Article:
Next Previous Contents

1. Finding information

1.1 Moving around and listing files (cd,ls)

By typing ls the files in the current directory are listed. Useful variants are ls -a (list also files whose name starts with a dot, since these are normally hidden), ls -l (list in long format) and ls -sF (show file size and type).

The command pwd prints the current directory. The directory can be changed by cd (change directory). For example, cd /usr/bin changes to directory /usr/bin. Just typing cd returns to the user home directory. The home directory can be found by typing pwd in the home directory, or by echo $HOME. In C-shell the tilde character also denotes the home directory.

Filenames that start with / are absolute filenames, such as /bin/sh. Other names are relative to the current directory. The dot denotes the current directory and two dots the parent directory (the directory one level up). For example, to cd one level up and then down in directory tex, one can do cd ../tex.

1.2 Locating files by name

The command locate (or glocate) finds files with a given name, or part of a name. The command relies on a database and therefore works quickly. Very recent files are not found, since the database is typically updated every night.

If not sure about locate, one can use find, which actually goes through the directory structure:

find . -type f -name '*myfile*' -print
The first argument is the directory to go through, the current directory . in this case. The search is limited to proper files only (usually not necessary). The filename pattern can contain wildcards such as * and ?. Quoting is necessary to prevent expansion by the shell. -print is necessary, otherwise nothing is shown.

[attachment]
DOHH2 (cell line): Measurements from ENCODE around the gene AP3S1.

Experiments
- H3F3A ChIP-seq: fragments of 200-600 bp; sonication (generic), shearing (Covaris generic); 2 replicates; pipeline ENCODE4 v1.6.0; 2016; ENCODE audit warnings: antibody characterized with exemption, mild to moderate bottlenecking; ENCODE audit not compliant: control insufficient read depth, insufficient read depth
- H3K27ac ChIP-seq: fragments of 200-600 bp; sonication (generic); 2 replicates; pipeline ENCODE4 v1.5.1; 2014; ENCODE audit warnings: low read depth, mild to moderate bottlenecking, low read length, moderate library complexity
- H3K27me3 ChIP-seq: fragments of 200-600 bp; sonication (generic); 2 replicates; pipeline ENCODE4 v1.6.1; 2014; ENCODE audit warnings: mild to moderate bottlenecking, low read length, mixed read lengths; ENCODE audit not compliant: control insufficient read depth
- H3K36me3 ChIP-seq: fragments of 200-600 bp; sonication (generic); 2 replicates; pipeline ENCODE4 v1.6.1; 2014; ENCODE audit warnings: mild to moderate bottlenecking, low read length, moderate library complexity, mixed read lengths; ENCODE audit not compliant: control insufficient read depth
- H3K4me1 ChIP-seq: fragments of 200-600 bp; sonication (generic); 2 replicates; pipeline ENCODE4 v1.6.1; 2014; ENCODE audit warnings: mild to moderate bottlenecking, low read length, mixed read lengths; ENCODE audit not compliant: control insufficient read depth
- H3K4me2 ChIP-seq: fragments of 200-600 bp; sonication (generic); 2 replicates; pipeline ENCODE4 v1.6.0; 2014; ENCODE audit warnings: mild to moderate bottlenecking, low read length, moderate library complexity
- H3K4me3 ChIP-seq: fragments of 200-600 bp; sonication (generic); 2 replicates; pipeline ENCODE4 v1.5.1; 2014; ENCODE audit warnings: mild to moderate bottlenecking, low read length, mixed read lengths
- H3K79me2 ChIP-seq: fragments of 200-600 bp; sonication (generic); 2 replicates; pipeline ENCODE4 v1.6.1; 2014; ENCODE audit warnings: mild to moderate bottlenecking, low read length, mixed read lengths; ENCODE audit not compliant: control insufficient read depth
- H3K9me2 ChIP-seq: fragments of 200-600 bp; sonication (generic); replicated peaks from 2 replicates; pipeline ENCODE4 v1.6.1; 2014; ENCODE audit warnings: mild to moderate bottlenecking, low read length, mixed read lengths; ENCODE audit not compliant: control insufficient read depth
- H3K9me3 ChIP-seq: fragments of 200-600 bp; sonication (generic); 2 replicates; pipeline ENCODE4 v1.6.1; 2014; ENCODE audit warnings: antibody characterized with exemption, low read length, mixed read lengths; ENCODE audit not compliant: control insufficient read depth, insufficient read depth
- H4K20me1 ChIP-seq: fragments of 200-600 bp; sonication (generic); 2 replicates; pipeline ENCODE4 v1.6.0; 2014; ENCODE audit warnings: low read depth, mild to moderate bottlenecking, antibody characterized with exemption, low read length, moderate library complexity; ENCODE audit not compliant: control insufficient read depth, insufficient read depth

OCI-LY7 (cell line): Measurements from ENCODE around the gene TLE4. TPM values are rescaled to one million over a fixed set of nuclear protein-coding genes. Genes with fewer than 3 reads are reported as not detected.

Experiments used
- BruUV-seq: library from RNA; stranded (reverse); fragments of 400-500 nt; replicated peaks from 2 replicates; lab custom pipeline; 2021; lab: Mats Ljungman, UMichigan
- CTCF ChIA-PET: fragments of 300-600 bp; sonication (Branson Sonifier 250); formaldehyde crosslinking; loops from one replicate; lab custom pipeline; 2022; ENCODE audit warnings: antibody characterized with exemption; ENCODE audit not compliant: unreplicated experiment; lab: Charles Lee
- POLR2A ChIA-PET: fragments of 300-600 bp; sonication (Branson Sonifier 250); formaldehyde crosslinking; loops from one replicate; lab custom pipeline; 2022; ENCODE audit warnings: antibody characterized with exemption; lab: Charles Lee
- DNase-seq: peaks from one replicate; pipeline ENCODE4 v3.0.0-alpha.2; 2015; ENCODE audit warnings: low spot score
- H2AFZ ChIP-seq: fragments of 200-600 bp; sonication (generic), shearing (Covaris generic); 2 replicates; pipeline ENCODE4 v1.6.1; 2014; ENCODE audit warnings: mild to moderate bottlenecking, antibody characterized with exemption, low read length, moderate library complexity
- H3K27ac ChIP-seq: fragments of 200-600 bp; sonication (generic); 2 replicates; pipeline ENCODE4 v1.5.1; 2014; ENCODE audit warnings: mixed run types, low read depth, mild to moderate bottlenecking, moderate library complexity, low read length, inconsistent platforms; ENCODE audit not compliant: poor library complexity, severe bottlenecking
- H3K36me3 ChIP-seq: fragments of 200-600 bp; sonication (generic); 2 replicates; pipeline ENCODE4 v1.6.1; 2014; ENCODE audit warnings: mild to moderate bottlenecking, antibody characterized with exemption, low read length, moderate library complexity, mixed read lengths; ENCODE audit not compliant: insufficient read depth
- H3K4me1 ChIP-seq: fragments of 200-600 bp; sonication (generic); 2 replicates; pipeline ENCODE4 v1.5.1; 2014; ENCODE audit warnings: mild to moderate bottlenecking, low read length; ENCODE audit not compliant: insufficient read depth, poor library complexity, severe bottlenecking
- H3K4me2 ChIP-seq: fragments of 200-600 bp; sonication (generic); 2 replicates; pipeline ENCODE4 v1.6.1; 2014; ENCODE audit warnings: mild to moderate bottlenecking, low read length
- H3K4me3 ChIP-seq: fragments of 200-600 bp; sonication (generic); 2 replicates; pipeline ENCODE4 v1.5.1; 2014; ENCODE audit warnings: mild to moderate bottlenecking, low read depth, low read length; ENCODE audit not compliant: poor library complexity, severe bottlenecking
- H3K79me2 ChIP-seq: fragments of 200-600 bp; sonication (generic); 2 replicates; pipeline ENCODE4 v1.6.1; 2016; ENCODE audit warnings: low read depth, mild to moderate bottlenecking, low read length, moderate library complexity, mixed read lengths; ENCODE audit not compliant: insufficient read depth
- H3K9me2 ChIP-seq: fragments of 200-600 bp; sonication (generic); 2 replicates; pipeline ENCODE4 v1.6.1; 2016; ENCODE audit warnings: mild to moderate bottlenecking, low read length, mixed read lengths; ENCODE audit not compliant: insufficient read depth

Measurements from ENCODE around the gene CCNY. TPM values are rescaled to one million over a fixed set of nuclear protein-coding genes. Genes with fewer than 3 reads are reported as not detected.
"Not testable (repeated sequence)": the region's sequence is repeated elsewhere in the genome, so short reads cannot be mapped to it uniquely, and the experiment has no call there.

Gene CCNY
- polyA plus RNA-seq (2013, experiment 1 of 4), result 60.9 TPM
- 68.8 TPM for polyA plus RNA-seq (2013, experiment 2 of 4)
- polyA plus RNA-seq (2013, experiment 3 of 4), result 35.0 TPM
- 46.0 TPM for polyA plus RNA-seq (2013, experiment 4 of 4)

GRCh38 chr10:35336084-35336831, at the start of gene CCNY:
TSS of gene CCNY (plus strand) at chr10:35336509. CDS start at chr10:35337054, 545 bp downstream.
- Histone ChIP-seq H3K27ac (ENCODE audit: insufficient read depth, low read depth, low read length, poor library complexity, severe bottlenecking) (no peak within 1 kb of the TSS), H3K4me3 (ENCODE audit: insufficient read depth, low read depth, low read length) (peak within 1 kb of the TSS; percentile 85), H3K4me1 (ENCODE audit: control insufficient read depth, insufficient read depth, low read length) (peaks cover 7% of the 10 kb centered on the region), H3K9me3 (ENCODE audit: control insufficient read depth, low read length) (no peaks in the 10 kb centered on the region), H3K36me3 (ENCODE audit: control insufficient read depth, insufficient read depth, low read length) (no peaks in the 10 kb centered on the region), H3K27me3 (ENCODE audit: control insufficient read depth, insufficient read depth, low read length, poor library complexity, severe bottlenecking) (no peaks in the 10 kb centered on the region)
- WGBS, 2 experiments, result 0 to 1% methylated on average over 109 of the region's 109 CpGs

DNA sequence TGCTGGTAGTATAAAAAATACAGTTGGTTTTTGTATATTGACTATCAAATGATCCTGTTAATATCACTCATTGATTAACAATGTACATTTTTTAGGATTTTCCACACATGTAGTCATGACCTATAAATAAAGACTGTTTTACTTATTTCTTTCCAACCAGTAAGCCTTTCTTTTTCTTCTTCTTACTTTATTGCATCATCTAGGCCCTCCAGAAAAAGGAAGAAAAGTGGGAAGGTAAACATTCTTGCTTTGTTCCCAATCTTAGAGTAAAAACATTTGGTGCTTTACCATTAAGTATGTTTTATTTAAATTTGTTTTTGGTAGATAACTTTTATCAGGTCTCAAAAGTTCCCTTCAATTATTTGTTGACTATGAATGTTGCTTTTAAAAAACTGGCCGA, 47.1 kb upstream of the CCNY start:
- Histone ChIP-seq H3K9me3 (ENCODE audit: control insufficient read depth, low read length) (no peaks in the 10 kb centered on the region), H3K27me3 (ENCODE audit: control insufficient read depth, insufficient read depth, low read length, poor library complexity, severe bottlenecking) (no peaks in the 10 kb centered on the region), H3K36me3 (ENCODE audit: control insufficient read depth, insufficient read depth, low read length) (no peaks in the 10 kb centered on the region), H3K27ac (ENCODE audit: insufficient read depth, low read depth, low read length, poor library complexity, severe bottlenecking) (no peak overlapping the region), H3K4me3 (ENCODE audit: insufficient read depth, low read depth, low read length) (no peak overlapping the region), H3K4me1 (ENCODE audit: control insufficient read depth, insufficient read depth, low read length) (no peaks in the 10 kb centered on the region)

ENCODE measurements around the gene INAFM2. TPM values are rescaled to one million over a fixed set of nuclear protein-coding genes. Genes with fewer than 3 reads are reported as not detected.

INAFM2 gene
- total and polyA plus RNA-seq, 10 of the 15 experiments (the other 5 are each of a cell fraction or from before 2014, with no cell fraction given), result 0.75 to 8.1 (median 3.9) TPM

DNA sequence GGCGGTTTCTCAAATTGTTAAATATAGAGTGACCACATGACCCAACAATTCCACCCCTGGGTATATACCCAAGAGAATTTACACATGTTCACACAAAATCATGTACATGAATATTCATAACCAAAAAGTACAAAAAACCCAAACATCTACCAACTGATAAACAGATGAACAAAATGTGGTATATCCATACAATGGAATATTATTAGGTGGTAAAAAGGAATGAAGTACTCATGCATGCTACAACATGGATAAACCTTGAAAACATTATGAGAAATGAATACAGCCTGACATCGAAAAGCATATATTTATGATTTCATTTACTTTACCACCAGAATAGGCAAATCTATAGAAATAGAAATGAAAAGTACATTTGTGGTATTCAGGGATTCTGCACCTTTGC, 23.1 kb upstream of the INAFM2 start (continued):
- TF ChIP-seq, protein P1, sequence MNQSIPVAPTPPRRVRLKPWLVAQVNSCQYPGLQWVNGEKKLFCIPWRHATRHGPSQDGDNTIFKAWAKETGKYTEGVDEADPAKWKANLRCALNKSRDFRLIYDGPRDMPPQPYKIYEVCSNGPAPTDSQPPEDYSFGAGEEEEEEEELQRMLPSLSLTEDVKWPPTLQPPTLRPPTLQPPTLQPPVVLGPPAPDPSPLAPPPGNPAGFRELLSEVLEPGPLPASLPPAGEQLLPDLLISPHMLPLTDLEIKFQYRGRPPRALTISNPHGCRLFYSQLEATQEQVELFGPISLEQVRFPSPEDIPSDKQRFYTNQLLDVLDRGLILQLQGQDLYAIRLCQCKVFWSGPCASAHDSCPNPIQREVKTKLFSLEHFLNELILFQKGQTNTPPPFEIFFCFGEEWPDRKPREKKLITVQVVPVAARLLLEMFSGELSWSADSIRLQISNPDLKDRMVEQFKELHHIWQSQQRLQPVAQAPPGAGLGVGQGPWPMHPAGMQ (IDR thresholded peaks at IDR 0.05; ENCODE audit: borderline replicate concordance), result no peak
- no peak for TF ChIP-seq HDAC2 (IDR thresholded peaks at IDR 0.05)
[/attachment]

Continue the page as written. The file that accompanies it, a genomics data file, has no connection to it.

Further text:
On some systems commands analogous to locate exist and are named whereis or rfind.

1.3 Looking inside files

To search for a string in a single file, or a group of files that can be named by wildcards, one uses grep, for example

grep Janhunen *.tex
grep -i janhunen *.tex
grep -in '^c.*mrqmin' *.f *.h
In the first case all lines containing Janhunen are printed in all TeX/LaTeX source files in the current directory. In the next one, lower and uppercase letters are treated the same (ignore case, -i). The last example prints all Fortran comment lines (starting with c) that contain mrqmin, ignoring case and printing out line numbers (-n). The hat denotes the beginning of a line and .* stands for any number (*) of any characters (.) in between.

Grep uses regular expressions, thus characters such as ., *, [ and ] and some others have special meaning. Fgrep is a variant that does not use regular expressions but a plain string. Use fgrep if you don't need regular expressions.

The GNU/Linux version of grep recognizes options such as -3 which print out 3 lines surrounding the match also. This is often very useful.

To search in multiple directories one can do e.g.

grep -in janhunen *.tex */*.tex */*/*.tex
find . -type f -name '*.tex' -exec grep -in janhunen {} ";" -print